The Kublai Khan sits in his garden while Marco Polo regales him with descriptions of the strange and wonderful cities he has visited. There is much unfeasible architecture, some odd anachronisms, such as an airport in one city, and some seriously post-modern touches, including our heroes discussing whether or not they are real.
The book bears a passing resemblance to some of Borges' short stories and it's similar in some ways to the other Calvino I've read, If On A Winter's Night A Traveller... Like If On A Winter's Night... each of the chapter titles can be combined to form something else, in this case a city skyline.
Each city is described in a short prose poem, none longer the four or five pages. Calvino groups the cities into themes - Cities and Memory, for example - but his descriptions are often only loosely connected to the theme at hand. In a wonderful display of imagination and descriptive prose, Calvino raises questions about how cities grow and evolve, how people live together and the limits of language.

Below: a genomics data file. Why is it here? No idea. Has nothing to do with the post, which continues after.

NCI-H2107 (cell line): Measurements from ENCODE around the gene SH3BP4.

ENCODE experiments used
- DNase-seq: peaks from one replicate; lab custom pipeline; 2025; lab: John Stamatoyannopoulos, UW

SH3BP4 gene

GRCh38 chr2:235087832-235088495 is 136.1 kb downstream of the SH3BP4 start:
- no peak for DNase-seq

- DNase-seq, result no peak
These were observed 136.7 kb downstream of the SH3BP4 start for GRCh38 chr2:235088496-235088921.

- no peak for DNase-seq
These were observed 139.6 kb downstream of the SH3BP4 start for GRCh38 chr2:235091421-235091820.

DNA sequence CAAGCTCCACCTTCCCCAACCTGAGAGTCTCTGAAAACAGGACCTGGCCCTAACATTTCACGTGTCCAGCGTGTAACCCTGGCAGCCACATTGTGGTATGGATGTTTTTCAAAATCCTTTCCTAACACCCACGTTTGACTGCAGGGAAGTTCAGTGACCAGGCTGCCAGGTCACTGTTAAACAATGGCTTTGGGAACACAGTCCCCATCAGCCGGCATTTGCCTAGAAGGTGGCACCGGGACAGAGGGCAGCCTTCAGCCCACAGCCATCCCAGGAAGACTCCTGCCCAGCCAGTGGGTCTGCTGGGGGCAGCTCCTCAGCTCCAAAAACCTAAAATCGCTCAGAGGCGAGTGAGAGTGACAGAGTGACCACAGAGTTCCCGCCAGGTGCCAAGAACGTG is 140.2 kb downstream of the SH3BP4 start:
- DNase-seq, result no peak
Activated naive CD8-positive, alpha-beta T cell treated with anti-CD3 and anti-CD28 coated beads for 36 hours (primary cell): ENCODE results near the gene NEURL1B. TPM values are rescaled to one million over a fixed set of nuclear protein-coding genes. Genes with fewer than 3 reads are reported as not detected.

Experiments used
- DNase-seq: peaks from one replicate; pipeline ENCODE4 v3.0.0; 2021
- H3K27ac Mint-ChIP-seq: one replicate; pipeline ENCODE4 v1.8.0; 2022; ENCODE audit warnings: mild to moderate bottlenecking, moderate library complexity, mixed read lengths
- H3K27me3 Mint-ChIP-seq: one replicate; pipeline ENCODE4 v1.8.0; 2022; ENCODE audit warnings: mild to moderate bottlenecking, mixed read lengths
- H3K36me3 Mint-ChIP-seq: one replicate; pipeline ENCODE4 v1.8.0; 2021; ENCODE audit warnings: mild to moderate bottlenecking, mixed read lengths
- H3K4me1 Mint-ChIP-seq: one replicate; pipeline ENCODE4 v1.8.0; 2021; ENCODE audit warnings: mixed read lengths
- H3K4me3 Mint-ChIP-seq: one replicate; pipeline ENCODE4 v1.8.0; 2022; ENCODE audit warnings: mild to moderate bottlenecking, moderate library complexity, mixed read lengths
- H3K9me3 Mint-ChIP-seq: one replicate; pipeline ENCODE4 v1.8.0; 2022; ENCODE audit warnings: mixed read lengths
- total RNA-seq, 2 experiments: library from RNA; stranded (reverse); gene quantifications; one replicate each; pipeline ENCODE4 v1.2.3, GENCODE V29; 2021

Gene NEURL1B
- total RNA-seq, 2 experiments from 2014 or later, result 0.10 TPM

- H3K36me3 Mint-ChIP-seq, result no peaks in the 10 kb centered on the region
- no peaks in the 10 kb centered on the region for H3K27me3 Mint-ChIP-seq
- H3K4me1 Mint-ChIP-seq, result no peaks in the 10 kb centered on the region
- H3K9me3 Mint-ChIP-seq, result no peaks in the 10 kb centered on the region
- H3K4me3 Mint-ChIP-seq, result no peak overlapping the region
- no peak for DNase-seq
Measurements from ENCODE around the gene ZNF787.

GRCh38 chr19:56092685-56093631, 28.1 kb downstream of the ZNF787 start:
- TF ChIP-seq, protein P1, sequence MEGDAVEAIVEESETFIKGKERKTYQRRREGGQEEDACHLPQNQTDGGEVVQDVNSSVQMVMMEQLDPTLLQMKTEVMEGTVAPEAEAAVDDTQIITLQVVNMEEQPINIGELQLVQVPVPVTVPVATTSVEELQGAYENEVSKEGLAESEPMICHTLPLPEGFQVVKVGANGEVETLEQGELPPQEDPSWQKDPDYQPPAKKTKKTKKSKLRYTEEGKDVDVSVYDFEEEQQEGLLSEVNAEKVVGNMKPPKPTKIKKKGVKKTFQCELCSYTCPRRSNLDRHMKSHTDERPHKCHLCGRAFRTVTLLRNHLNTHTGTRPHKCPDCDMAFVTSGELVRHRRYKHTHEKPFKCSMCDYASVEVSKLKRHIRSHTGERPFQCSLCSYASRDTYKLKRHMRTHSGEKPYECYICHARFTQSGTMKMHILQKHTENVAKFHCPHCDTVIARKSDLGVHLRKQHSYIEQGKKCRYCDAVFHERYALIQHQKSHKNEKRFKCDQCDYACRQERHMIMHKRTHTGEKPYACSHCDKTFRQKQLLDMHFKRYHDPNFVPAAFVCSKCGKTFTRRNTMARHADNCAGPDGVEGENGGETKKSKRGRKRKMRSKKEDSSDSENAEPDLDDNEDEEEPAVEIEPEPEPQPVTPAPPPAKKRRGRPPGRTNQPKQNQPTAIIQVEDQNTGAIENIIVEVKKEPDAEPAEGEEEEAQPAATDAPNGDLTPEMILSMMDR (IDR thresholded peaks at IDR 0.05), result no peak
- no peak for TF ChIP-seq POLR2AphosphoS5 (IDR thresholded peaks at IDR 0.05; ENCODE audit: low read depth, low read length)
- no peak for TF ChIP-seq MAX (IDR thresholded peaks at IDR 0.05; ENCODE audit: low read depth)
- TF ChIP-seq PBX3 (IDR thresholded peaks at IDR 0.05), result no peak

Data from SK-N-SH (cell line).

It's a good book to dip into and one that will spark thoughts about all kinds of things but Calvino isn't really able to draw it into a whole. Instead he just stops. It would be frustrating in a longer work but Invisible Cities is short enough that he gets away with it. When it finishes, you'll feel like you've awoken from a series of very odd dreams.